Commercial activities are permitted under Islam, but they are subject to the ban on riba (interest). They are also subject to another restriction: the ban on gharar and maysir. Gharar is risk, uncertainty, and maysir is gambling or speculation.
The ban on gharar implies that commercial partners should know exactly the countervalue that is offered in a transaction. The word ‘gharar’ in the Arabic language means risk. It also has the connotation of deception and delusion. Of course, risk can never be totally avoided, certainly not by entrepreneurs, and no productive or commercial activities would be possible without a certain degree of risk and uncertainty. Only conditions of excessive risk have to be avoided. The ban on gharar stands for transparency and fairness. In order to avoid gharar the parties to a contract must:
- Make sure that both the subject and prices of the sale exist, and that parties are able to deliver.
- Specify the characteristics and the amounts of the countervalues.
- Define the quantity, quality and date of future delivery, if any.
The prohibition of gharar is found in a hadith forbidding as gharar the sale of such things as ‘the birds in the sky or the fish in the water’, ‘the catch of the diver’, the ‘unborn calf in its mother’s womb’. These are all cases where the object of the transaction is uncertain. One may not buy tomorrow’s catch of a diver, but one may hire a diver for a certain number of hours tomorrow.
Also selling goods without specifying the price, such as selling at the ‘going price’, is haram, as is selling goods without allowing the buyer to properly examine the goods.
Gambling, maysir, is banned in the Quran (refer surah 2: verse 219 and surah 5: verse 90). Speculation is seen as a case of maysir.
The ban on gharar and maysir, though less well-known than the ban on riba, has consequences that are hardly less far-reaching. There are many contracts that do not stipulate the exact nature, date or value of what is received in exchange. This is especially the case with insurance and on financial markets. Hard and fast rules are difficult to discern, as it is not a priori clear when there is a case of gharar.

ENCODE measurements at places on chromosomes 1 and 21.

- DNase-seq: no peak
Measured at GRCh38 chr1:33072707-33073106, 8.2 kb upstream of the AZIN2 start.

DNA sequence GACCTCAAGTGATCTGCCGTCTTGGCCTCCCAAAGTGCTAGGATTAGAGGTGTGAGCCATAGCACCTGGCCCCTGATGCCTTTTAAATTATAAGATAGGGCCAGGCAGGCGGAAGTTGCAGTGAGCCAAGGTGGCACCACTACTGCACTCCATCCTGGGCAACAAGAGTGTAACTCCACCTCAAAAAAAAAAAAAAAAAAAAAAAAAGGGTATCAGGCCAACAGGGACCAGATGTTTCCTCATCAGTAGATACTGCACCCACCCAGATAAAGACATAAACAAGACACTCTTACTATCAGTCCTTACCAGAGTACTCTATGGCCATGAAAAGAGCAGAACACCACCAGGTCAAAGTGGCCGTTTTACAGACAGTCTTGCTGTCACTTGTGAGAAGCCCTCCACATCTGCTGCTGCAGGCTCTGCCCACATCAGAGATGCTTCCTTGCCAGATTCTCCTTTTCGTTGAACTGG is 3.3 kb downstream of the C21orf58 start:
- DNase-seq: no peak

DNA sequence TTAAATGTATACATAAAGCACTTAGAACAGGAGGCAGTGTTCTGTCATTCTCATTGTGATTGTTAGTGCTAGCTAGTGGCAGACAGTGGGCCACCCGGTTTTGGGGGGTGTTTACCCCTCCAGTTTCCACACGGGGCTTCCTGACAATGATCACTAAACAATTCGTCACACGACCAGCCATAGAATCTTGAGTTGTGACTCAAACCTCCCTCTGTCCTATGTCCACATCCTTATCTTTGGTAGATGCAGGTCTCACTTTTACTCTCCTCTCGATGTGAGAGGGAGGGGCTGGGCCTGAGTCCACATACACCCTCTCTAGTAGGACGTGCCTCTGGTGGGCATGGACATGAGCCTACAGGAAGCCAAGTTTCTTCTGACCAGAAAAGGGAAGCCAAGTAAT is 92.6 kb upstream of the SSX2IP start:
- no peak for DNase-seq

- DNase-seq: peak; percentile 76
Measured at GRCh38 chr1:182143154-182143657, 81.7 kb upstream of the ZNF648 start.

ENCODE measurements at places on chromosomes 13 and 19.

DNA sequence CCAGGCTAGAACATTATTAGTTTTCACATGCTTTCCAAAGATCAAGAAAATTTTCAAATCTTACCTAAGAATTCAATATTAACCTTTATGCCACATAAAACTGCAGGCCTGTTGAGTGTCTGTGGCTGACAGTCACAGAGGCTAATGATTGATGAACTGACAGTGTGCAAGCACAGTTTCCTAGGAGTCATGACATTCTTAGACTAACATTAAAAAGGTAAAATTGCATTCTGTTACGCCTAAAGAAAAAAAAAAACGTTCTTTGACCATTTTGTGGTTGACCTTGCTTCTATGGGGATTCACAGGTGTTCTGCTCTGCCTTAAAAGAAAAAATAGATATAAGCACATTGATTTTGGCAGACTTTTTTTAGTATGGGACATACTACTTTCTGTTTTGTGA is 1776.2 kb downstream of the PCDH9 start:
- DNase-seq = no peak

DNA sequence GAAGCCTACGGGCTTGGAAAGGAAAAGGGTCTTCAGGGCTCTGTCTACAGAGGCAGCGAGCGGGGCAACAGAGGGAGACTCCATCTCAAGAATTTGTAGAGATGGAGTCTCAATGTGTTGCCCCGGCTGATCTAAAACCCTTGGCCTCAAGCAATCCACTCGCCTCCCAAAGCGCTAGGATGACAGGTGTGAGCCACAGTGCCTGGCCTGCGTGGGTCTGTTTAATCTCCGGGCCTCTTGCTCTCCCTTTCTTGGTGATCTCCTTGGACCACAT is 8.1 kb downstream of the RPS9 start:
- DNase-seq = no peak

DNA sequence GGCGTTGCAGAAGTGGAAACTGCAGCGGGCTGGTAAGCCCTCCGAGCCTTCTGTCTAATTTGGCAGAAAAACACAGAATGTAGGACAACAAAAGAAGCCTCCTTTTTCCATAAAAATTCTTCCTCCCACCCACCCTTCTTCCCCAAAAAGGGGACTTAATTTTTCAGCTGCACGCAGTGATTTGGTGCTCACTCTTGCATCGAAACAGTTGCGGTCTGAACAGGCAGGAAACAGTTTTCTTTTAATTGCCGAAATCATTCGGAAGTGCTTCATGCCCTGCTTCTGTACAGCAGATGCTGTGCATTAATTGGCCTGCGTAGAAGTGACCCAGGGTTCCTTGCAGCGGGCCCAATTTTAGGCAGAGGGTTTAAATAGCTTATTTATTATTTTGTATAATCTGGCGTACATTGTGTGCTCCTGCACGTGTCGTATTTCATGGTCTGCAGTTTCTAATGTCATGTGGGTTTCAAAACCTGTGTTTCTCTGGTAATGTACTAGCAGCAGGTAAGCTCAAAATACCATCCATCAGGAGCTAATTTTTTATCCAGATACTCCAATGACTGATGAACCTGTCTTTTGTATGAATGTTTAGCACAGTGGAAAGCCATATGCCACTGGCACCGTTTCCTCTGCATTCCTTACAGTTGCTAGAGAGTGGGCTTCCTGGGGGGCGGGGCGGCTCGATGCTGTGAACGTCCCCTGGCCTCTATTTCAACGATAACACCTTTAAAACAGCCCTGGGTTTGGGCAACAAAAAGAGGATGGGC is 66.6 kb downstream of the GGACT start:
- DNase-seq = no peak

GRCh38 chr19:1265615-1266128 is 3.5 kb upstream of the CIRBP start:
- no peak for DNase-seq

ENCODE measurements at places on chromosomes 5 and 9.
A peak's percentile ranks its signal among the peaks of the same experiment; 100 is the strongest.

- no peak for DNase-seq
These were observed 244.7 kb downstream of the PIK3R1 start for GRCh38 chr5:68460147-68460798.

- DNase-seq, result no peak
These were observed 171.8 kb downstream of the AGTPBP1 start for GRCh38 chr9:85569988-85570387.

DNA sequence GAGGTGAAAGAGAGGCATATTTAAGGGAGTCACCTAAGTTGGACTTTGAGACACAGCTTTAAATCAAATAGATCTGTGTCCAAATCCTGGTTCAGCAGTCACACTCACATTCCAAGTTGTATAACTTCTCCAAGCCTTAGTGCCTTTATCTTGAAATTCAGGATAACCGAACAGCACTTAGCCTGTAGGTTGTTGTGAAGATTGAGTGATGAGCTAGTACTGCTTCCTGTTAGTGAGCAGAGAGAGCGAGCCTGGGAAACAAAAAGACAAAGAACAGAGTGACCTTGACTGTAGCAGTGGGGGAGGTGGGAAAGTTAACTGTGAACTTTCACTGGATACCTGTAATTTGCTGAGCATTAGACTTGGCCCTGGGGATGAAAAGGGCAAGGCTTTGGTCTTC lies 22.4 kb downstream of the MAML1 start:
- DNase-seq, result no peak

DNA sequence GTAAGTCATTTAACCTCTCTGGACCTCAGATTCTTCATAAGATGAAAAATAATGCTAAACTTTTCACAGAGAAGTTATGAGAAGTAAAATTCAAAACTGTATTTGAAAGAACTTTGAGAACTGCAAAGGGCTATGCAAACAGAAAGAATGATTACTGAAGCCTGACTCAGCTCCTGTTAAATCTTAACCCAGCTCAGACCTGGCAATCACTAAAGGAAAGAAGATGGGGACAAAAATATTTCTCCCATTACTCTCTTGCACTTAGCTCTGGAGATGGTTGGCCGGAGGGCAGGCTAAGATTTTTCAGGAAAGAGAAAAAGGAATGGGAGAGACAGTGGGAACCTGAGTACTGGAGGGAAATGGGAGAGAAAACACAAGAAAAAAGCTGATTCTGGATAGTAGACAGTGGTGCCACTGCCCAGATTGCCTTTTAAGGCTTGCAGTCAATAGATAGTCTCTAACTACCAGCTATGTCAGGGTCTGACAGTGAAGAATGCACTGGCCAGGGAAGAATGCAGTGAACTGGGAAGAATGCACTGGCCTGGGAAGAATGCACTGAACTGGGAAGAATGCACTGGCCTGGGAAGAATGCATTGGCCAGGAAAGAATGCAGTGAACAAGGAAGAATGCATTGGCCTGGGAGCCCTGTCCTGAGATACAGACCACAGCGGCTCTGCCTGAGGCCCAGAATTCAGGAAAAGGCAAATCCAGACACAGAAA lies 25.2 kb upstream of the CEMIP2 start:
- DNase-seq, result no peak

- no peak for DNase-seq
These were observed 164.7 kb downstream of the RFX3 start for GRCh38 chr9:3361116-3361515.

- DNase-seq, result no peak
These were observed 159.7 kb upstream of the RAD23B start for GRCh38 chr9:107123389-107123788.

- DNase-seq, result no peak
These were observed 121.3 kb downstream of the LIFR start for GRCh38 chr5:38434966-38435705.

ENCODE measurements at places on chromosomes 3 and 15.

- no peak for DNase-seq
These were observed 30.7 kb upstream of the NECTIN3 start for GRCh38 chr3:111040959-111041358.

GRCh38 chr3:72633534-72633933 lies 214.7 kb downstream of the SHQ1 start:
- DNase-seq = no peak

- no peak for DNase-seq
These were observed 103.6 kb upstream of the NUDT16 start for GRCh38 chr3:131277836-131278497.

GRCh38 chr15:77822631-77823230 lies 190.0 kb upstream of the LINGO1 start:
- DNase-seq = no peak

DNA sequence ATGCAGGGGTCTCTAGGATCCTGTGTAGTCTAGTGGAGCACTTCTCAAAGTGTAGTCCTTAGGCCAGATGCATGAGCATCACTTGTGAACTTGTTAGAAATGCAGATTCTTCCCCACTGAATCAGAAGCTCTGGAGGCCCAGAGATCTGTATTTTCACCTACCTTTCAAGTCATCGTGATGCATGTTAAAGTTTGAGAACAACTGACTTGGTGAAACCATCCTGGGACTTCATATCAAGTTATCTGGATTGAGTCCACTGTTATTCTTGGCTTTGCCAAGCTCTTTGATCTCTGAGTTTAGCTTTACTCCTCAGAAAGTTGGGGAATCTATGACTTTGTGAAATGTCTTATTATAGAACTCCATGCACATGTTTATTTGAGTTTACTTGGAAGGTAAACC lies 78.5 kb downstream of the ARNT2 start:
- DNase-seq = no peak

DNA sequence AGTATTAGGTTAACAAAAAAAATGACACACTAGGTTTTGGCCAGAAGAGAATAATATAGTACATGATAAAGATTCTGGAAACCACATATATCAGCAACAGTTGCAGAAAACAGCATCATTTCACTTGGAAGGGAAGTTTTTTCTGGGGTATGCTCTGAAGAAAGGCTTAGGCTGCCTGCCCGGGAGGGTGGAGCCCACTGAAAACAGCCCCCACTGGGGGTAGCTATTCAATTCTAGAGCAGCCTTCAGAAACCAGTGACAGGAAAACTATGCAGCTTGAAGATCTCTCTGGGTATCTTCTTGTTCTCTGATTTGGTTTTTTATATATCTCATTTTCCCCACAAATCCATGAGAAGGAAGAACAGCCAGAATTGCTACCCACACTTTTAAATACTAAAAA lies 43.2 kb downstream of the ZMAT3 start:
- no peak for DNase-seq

Risk and uncertainty can hardly ever be fully excluded. If we follow to see the entrepreneur as the creator of new combinations, as an innovator, risk and uncertainty, especially uncertainty in the sense are part and parcel of entrepreneurial activities. Gharar and maysir, therefore, do not cover each and every manifestation of risk and uncertainty, but only cases that can reasonably be avoided. But where to draw the line?
Not surprisingly, interpretations of exactly under what circumstances the bans on gharar and maysir apply vary. Hanbalis school of thought, for instance, have allowed obligations from a contract to arise before the sale price is precisely known. Also, sales concluded at market prices are for the most part seen as valid even when at the time of offer and acceptance the exact market price is not known. But does the ban on gharar also means that one may not sell agricultural products before they are harvested or picked? After all, it is not certain what the harvest will look like and the buyer is unable to examine the goods at the time of purchase.
Sure enough, the different schools of thought have come up with diverging rulings. But in general, futures, forwards and other derivatives are seen as gharar, as there is no certainty that the object of the sale will exist at the time the trade is to be executed. We shall see, though, that some exceptions are made and that Islamic banks do not hesitate to try and stretch the limits of what is deemed acceptable by sharia boards.
There seems to be a consensus among Muslim scholars that gharar and maysir make a contract null and void. A distinction between null and void, on the one hand, and defective or voidable, on the other hand, is, however, not always made in Islamic law.